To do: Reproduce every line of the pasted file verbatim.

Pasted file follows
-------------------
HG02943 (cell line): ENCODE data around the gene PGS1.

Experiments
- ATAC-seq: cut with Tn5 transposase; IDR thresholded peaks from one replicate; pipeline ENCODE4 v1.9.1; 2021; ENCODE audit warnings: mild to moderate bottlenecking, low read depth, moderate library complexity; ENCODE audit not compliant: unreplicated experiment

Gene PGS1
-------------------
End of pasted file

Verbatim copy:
HG02943 (cell line): ENCODE data around the gene PGS1.

Experiments
- ATAC-seq: cut with Tn5 transposase; IDR thresholded peaks from one replicate; pipeline ENCODE4 v1.9.1; 2021; ENCODE audit warnings: mild to moderate bottlenecking, low read depth, moderate library complexity; ENCODE audit not compliant: unreplicated experiment

Gene PGS1